But after this rereading I think I'm now ready for the final verdict: is this a crackpot book or not?
Well - in the first few chapters it develops a kind of boolean algebra using 'forms' built out of Spencer-Brown's 'distinction' symbol. It's cute because he's constructing an algebra that has just the one symbol. Everything he has to say here seems more or less fine.
In the following chapters variables are introduced. It gets a little confusing. At first the variables are metavariables in the sense that they are used by Spencer-Brown to represent his forms. But later on he introduces variables within his system at which point we have something equivalent to propositional calculus. The earlier boolean style algebra can now be interpreted as a model for this calculus. But it's all very confusing because he doesn't make it clear when an expression is to interpreted in the algebra or the calculus. Nonetheless, he then proceeds to prove the kinds of theorems you'd expect a logician to prove, viz. soundness and completeness.
He then introduces imaginary values. This is the point at which I became lost in my first reading years ago. Interpreting the 'distinction' as boolean 'not', he's introducing a logical value that is a solution to x = not x. Clearly neither x=true nor x=false do the job so Spencer-Brown claims to introduce imaginary values that are solutions. It seems like a lot of nonsense, but in my second reading of the book it made perfect sense. I don't think that he says enough to completely disambiguate the meaning but I was able to provide an interpretation, in Haskell, that fits his description. Quite simply, the logical values in Spencer-Brown's system need to be interpreted as streams of boolean values, ie. as type [Bool]. The distinction operator (call it cross) can now be defined as
cross :: [Bool] -> [Bool]
cross a = False : map not a
In other words, it's just a not with a delay. But there is a catch, the text talks vaguely about a delay, but not what the initial value of the stream should be. So I actually define cross by
cross :: Bool -> [Bool] -> [Bool]
cross init a = init : map not a
and provide my own values of init as required by the context.
So how do I know this is the correct interpretation? Well the book contains a counter circuit that is supposed to take logical signals as inputs and output a signal that flips value half as often as the input. I was able to take his circuit and transcribe it directly into Haskell (making some choices of init values) and amazingly it performed exactly as described. (This tool goes further than my code, but it still has to deal with the ambiguity issue.)
Here's the code:
(#) = zipWith (||)
cross a = False : map not a
i = cross i
m = True : m
n = False : n
delay n x = replicate n False ++ x
pulse m = replicate m True ++ n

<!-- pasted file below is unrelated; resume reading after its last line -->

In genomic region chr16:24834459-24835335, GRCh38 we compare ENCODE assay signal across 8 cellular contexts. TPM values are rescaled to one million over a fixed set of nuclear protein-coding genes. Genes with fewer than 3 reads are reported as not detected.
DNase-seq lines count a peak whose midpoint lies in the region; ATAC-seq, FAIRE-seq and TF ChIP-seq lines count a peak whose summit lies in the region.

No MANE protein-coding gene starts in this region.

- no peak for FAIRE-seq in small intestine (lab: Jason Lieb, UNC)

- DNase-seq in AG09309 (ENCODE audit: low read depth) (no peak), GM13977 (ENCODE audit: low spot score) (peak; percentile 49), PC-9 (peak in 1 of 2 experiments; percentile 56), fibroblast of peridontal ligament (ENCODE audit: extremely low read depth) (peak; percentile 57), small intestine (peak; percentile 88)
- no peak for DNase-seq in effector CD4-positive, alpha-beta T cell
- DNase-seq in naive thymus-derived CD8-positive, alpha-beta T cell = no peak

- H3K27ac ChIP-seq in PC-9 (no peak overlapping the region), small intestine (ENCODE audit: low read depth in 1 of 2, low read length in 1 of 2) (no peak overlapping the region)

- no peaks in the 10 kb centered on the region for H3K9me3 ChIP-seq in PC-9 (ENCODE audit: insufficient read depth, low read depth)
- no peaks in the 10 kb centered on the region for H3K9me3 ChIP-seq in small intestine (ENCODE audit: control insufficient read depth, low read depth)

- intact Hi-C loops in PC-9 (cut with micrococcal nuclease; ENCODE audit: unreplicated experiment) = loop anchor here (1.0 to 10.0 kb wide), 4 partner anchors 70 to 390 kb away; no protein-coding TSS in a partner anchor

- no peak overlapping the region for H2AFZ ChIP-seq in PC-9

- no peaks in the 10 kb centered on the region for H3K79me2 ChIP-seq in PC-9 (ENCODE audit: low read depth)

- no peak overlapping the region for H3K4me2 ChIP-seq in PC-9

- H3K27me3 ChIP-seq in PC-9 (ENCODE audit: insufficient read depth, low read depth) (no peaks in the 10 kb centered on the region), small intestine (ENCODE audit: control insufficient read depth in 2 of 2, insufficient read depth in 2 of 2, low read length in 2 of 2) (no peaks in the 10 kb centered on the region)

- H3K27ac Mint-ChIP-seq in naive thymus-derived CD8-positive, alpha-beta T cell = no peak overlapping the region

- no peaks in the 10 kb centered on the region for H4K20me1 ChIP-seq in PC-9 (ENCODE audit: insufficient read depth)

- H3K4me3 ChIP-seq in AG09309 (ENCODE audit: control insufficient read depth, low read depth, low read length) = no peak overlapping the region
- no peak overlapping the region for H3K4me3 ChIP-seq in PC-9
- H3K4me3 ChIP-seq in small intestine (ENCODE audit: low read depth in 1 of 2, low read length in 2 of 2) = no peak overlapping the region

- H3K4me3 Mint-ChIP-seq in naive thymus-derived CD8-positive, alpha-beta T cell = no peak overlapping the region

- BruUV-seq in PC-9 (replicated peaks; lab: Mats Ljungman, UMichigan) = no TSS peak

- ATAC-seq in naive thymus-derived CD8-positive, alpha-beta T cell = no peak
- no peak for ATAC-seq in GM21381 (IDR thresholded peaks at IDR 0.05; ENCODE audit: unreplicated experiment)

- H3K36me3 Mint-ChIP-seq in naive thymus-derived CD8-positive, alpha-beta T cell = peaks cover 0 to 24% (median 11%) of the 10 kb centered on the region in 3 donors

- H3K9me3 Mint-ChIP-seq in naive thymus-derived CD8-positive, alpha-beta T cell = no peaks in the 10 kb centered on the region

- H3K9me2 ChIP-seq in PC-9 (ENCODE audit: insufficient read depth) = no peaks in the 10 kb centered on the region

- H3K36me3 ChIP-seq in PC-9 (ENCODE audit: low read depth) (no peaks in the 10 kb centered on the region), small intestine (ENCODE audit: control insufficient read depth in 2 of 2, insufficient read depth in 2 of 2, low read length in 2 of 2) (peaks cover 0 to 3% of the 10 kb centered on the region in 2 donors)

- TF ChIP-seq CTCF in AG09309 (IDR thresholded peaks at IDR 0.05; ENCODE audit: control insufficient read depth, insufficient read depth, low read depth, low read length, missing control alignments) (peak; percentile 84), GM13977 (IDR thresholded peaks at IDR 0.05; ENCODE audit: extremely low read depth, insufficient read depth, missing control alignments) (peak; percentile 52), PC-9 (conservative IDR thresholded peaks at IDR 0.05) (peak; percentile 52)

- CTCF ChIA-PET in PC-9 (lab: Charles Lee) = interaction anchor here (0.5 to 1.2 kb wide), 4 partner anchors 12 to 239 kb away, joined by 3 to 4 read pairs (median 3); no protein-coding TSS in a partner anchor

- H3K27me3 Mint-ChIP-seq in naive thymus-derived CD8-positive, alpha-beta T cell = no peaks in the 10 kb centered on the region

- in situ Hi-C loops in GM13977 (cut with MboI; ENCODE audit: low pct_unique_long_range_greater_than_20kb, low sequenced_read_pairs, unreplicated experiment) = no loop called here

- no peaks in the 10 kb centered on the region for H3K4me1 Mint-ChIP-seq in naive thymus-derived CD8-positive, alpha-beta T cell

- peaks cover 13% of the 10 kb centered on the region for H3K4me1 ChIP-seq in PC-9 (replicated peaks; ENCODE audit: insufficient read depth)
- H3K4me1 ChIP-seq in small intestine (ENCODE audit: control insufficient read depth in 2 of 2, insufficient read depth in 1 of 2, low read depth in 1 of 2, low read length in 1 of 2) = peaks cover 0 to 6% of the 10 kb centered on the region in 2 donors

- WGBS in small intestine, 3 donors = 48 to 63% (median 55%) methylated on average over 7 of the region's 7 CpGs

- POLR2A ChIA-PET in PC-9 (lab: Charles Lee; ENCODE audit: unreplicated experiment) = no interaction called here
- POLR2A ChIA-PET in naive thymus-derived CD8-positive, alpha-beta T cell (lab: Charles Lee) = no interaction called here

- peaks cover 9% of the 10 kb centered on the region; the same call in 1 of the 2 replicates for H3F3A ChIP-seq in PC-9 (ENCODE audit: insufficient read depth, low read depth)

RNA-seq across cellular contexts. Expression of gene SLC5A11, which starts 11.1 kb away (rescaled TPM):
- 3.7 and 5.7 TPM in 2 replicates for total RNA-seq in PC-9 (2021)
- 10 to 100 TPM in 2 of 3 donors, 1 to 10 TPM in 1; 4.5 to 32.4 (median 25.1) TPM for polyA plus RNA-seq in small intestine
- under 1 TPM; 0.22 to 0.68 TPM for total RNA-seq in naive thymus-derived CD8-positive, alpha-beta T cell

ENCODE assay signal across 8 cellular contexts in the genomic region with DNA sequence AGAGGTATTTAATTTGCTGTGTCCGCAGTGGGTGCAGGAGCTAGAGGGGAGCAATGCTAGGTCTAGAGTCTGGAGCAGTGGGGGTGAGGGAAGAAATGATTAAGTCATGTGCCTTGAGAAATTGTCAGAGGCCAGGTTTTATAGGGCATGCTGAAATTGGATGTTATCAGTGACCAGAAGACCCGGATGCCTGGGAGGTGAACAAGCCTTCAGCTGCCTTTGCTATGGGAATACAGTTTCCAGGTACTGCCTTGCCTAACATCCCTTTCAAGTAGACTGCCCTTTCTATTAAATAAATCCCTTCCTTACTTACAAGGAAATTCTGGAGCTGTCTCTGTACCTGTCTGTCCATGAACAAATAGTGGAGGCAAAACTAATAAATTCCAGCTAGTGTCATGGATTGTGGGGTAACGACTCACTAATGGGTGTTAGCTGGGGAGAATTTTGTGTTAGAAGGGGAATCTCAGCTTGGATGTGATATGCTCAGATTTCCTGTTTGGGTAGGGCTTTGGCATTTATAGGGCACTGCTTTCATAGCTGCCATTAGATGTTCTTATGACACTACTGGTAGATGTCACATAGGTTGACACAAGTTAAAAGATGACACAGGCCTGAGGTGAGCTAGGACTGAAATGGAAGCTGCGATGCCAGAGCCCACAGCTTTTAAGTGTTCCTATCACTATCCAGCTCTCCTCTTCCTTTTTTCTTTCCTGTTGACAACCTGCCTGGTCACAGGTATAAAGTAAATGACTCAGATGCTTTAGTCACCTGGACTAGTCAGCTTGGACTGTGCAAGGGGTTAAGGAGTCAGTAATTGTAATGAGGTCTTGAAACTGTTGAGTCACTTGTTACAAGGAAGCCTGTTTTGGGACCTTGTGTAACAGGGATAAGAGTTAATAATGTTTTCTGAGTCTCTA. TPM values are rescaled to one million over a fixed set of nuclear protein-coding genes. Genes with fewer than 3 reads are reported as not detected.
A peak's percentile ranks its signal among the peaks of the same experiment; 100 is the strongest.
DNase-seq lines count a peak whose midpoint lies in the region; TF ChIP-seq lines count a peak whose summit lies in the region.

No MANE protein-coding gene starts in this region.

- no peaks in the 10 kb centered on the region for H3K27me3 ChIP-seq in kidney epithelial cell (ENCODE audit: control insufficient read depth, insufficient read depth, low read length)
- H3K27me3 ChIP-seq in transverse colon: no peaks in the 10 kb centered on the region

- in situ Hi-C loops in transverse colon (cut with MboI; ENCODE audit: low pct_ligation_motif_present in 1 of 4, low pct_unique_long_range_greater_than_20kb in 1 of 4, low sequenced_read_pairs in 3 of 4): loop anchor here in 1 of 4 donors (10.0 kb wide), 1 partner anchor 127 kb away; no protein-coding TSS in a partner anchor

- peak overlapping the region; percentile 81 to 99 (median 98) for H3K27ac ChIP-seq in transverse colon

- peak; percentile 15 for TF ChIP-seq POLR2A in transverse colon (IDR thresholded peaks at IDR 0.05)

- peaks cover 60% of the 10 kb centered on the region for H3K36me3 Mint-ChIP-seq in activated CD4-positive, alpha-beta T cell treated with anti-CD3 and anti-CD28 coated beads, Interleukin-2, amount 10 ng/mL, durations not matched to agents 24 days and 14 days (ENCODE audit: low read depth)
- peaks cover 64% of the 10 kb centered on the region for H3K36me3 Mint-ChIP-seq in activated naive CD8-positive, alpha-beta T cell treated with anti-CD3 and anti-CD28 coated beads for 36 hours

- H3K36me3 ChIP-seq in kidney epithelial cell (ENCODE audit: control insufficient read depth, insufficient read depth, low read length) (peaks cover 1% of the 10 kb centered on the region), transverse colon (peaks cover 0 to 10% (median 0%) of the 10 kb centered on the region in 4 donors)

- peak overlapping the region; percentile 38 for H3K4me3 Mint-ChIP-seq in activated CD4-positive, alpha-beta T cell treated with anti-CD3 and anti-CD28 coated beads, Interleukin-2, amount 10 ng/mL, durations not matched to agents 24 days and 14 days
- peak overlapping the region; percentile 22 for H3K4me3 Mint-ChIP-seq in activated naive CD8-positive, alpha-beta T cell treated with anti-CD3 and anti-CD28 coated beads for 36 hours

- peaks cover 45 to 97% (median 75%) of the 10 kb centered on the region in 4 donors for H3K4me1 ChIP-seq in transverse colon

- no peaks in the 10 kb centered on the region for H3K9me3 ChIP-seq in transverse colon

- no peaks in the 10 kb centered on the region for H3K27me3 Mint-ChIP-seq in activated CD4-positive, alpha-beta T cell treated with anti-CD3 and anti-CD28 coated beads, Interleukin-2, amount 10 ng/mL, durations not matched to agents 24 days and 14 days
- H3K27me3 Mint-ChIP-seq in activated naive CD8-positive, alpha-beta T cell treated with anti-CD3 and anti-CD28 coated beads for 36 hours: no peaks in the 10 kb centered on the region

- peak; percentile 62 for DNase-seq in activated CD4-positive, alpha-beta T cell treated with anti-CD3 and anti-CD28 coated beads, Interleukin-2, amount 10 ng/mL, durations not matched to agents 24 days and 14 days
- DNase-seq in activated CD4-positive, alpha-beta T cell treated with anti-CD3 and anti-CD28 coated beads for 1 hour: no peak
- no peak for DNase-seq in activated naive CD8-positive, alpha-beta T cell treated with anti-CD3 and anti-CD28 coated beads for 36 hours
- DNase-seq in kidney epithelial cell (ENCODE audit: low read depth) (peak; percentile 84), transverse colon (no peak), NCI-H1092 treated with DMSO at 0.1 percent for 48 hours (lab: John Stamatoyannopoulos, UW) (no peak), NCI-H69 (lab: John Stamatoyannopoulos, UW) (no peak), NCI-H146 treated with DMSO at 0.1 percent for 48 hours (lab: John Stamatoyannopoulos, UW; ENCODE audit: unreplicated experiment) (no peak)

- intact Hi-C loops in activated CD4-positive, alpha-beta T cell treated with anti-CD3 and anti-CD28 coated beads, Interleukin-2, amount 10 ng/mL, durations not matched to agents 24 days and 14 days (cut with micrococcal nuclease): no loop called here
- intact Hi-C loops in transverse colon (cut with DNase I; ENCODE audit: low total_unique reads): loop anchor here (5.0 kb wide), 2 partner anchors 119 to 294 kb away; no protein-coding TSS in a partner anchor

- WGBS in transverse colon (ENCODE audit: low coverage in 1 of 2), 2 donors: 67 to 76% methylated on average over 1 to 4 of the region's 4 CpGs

b0 = i
b1 = [False,False,True,True]++b1
b2 = [False,False,False,False,True,True,True,True]++b2
b n = replicate n False ++ map not (b n)
trace a = let b = take 120 a in
let t x = if x then "-" else " " in
putStr $ unlines [b >>= t,b >>= (t.not)]
gate a b = let f = cross (cross (f # a) # b) in f
nor init x y = init : map not (x # y)
count a = let b = nor False a f
c = nor True b d
d = nor False b j
e = nor False a h
g = nor False e j
h = nor False f c
j = nor True d e
f = nor True g h
test = count $ map not $ (b 4)
main = do
trace (map not (b 4))
a # b means a written next to b. cross a means a inside a distinction or crossing. Instead of building the circuit using cross I use nor, corresponding to the shorthand GSB uses. The definition of count is neat. It's a mutualy recursive definition that essentially allows me to label various points in the circuit and wire them up. It's really amazing that Haskell allows you do do this. Anyway, run main and it'll draw the two 'oscilloscope' traces. (You'll need a w-i-d-e terminal window.) There's a brief discussion of the circuit here.
So, Laws of Form succeeds in defining a boolean style algebra and propositional style calculus. It then shows how to build circuits using logic gates. And that, as far as I can see, is the complete content of the book. It's fun, it works, but it's not very profound and I don't think that even in its day it could have been terribly original. (Who first proved NAND and NOT gates are universal? Sheffer? Peirce?) In my view this makes GSB's mathematics not of the crackpot variety, despite his talk of imaginary logical values.
But...GSB's style is classic crackpot stuff. His writing borrows more from the Tao Te Ching than from conventional mathematics texts. He uses delberately obfuscated language and makes pronouncements that read like the writings of mystics. It's no surprise that when there was a conference on GSB's work it took place at Esalen.
So my final opinion, for all of the two cents that it's worth, is that GSB is a little on the crackpot side, but that his mathematics in Laws of Form is sound, fun, cute, but, despite the trappings, not terribly profound.